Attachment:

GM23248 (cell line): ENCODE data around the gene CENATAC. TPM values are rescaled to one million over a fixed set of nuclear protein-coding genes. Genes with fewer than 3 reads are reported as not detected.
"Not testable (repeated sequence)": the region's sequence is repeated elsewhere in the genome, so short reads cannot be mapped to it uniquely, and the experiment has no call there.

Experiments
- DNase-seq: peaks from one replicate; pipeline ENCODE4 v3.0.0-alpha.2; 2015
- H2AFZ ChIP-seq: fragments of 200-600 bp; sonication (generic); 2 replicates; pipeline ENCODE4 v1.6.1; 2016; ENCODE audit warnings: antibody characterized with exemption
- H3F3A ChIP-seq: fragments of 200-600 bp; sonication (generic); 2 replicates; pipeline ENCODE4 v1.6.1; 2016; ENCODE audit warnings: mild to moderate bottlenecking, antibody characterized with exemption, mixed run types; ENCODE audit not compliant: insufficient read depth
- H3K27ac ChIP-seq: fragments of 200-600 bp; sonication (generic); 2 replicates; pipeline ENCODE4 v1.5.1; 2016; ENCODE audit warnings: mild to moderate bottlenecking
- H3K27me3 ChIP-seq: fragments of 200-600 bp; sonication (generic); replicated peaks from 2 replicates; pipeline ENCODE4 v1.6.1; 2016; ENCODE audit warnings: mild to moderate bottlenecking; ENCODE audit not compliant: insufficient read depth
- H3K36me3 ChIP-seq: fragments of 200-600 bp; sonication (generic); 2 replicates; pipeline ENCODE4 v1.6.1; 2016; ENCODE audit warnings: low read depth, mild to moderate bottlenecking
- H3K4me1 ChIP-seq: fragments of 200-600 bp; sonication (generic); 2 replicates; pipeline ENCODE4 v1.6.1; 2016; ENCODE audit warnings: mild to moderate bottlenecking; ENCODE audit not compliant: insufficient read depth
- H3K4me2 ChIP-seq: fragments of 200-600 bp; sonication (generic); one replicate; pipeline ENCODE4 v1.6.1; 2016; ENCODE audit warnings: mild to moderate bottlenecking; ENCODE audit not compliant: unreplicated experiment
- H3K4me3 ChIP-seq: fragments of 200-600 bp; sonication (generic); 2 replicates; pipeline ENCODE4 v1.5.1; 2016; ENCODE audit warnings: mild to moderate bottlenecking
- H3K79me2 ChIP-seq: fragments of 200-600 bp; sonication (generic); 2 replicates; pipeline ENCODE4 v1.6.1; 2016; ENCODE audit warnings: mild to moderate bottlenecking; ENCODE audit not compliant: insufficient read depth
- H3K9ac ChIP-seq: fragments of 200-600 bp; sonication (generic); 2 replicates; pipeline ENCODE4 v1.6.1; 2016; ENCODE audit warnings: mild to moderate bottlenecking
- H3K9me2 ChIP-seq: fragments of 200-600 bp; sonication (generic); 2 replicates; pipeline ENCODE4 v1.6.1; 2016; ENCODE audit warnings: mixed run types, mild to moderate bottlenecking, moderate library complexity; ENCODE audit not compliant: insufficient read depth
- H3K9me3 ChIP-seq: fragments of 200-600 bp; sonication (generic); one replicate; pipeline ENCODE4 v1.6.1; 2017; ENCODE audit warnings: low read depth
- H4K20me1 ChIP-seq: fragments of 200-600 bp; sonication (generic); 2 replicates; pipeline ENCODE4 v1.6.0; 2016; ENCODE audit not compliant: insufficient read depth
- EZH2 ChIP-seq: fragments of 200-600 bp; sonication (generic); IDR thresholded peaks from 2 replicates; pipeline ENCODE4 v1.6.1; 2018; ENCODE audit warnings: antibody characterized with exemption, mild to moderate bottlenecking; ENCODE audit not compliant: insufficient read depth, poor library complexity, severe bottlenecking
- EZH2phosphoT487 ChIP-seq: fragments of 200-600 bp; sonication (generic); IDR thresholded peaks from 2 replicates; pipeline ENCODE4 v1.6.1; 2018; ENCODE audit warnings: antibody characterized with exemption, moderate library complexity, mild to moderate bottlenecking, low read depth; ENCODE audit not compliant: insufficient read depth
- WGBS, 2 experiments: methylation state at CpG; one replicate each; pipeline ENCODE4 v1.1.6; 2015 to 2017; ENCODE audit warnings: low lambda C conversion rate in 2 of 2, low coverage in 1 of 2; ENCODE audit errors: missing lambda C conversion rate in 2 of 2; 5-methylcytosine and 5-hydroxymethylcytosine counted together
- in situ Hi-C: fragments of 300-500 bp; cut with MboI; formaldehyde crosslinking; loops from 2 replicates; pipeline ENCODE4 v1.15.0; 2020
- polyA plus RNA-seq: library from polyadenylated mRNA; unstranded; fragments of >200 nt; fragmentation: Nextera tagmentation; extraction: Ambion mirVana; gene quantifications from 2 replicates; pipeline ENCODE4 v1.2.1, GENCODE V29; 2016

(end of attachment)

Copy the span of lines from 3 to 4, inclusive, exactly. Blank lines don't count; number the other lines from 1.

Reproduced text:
Experiments
- DNase-seq: peaks from one replicate; pipeline ENCODE4 v3.0.0-alpha.2; 2015